1. January – Previous year snapshot and risk tolerance review
  2. February – Tax preparation and planning/contribution opportunities
  3. March – Shoring up documents, like 1099s
  4. April – Taxes
  5. May – Estate planning, account types and filings
  6. June – Risk (insurance, property casualty, life, etc.)
  7. July – Education planning or credit card, credit report review
  8. August – Retirement planning, financial goal status assessment
  9. September – Cash flow and debt analysis, business planning opportunities, etc.
  10. October – EOY tax planning (Roth conversion, tax incentivized liquidations, bracket arbitrage, small business tax planning, etc.)
  11. November – Employee benefits optimization, open enrollment, stock options
  12. December – Strength/weakness opportunity, cleanup

What would you say are some of the most common financial mistakes you see your clients make?

“It’s a process to educate people in the public about what is out there, the models that exist and what it means to have a CFP.”

So I think the biggest ones are emotional and behavioral related. By far. Because those are the most impactful. You can be doing everything right… and all of a sudden you get a trigger and you suddenly do something that just has major impacts. And that throws everything, all the little things you did right into disarray.

One of the more dramatic examples would be a lot of people panicked in 2008, 2009 [and they never] got back into the market, they sold. And have been waiting for an opportunity to get back in the market ever since. And that’s no matter how good you were before, for the longest time an action like that really set you back significantly.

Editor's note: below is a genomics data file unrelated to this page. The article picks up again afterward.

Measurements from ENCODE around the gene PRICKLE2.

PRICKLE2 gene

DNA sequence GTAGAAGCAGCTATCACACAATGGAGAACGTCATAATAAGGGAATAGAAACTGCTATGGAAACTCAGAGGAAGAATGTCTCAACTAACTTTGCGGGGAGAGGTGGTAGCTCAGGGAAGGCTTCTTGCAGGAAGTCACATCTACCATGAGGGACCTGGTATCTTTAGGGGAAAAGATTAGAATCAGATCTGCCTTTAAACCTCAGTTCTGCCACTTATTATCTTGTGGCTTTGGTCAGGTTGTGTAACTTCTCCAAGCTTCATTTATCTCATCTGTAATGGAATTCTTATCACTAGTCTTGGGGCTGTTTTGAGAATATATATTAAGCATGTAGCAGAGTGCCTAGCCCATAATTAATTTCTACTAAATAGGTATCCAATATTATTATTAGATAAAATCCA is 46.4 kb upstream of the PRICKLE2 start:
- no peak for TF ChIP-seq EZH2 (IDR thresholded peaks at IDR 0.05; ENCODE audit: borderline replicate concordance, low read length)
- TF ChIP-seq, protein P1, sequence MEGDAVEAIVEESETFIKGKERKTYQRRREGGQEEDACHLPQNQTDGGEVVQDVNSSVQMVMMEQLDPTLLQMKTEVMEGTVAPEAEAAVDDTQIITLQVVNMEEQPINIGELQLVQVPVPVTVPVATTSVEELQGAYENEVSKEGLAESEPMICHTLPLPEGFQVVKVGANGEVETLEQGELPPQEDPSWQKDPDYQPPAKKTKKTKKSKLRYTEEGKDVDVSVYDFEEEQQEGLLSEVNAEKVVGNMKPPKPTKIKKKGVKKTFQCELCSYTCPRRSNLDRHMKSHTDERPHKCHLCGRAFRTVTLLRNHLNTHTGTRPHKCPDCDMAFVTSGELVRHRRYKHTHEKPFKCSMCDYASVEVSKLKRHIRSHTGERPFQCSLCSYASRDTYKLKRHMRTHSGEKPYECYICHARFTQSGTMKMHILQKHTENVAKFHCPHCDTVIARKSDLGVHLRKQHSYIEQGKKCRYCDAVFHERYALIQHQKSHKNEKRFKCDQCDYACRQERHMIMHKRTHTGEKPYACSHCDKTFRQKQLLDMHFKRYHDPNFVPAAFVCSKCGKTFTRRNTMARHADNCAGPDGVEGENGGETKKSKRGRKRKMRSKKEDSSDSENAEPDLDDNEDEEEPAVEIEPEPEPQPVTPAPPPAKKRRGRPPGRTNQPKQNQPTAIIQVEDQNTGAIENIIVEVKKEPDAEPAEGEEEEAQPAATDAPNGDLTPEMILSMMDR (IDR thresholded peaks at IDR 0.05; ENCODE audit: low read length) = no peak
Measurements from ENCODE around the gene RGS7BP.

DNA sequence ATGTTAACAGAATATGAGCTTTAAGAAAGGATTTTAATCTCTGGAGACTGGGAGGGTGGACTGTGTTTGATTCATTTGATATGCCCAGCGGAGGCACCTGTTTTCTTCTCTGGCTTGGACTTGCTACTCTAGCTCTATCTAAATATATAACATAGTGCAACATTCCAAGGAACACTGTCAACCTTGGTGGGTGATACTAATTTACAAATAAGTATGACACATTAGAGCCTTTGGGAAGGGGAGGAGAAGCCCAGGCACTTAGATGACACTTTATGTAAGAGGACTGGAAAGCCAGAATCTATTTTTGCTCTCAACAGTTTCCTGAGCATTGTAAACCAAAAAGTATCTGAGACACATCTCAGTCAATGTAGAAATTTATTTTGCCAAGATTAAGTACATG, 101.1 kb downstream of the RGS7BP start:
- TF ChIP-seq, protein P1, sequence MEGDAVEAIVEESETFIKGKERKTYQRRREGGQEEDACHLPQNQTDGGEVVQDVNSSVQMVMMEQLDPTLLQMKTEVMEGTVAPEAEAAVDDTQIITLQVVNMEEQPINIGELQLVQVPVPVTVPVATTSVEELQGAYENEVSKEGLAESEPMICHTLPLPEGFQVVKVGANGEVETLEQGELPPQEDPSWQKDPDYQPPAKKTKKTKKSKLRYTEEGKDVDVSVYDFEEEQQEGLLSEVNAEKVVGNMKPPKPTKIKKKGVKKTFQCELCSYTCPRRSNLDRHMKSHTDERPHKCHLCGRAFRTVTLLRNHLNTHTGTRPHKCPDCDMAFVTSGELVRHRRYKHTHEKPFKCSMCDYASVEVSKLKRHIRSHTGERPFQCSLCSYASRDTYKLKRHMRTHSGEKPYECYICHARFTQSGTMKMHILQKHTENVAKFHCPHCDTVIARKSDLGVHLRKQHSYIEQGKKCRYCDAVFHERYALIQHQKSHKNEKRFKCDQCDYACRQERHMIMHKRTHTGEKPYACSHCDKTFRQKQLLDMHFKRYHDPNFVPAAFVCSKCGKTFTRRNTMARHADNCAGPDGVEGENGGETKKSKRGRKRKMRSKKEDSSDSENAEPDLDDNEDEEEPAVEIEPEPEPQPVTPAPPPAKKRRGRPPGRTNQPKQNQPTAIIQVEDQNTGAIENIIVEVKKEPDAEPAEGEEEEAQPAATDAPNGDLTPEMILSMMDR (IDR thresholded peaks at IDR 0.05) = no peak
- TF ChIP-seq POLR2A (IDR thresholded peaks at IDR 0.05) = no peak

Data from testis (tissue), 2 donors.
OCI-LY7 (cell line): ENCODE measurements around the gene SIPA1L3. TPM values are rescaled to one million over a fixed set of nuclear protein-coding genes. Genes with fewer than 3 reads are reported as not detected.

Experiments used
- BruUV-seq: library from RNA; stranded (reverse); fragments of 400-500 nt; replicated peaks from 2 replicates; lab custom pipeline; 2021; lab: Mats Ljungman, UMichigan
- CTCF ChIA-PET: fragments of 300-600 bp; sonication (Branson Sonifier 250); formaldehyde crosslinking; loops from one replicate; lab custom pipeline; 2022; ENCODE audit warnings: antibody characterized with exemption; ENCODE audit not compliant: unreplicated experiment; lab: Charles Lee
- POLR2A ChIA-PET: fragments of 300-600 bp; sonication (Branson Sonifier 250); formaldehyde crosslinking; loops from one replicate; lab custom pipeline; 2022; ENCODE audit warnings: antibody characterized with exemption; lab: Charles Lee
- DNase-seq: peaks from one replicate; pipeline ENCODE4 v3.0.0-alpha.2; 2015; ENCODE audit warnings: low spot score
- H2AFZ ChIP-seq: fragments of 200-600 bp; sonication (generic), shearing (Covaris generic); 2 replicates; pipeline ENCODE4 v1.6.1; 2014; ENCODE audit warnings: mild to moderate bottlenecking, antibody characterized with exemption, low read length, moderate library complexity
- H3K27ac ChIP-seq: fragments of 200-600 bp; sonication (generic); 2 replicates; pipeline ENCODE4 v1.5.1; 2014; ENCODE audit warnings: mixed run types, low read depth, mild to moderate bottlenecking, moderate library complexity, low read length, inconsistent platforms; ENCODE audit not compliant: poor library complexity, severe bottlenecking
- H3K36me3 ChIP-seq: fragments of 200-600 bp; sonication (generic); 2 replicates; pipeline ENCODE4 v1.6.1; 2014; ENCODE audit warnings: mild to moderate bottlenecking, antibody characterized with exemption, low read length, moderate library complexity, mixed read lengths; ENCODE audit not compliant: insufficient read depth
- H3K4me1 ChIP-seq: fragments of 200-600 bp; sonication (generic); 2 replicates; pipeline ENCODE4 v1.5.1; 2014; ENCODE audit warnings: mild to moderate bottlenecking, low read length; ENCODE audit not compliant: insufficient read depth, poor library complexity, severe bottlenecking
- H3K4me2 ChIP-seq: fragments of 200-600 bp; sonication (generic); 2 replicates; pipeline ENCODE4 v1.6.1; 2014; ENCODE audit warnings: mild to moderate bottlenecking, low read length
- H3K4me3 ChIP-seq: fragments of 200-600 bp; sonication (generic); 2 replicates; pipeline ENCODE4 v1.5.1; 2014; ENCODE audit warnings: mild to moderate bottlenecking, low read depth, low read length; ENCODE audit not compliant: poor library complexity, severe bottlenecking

Keeping up with the Joneses I think is another massive one. You have this expectation to live this certain lifestyle, you have to have these things, because it’s just everyone around you has them.

And also not asking for help, not listening to help, not being willing to listen. You know, you might hear it but you’re not actually listening. You’re not open to [advice] because you have your biases or your preconceptions.

Many people lump all advisors, including fee-only advisors, together with bank and insurance company advisors. Why do you think this misconception is so pervasive?

The way that it’s been depicted historically in media and otherwise is powerful. And I don’t think the new industry landscape has been depicted as powerfully. It’s a process to educate people in the public about what is out there, the models that exist and what it means to have a CFP.

The biggest misconceptions revolve around that, just the movies and anecdotes. And unfortunately, the regulators are having a hard time helping because they’re allowing the full spectrum of the industry to exist almost without distinction.

What would you say to someone who is reluctant or skeptical about getting a financial advisor?

If I had a conversation with someone that’s reluctant and skeptical, it would be a two part conversation where I’m first trying to identify what they’re really reluctant and skeptical about (sometimes the honest truth and reason behind it is difficult to share with a stranger and doesn’t come out until later) before attempting to respond to it.

I typically also try to share context around the industry itself. The industry itself is a lot different than it was. And every day it’s evolving from there. It used to be a lot simpler [because] it was focused on buying and selling securities. It was really a stockbroker mentality. The amount of advisors that are focused more on financial planning and proactively offering many more services than merely buying and selling securities is switching [places].

I think there are a number of different personalities, even within couples and families, around finances. Not all of them are well suited to working with a financial advisor.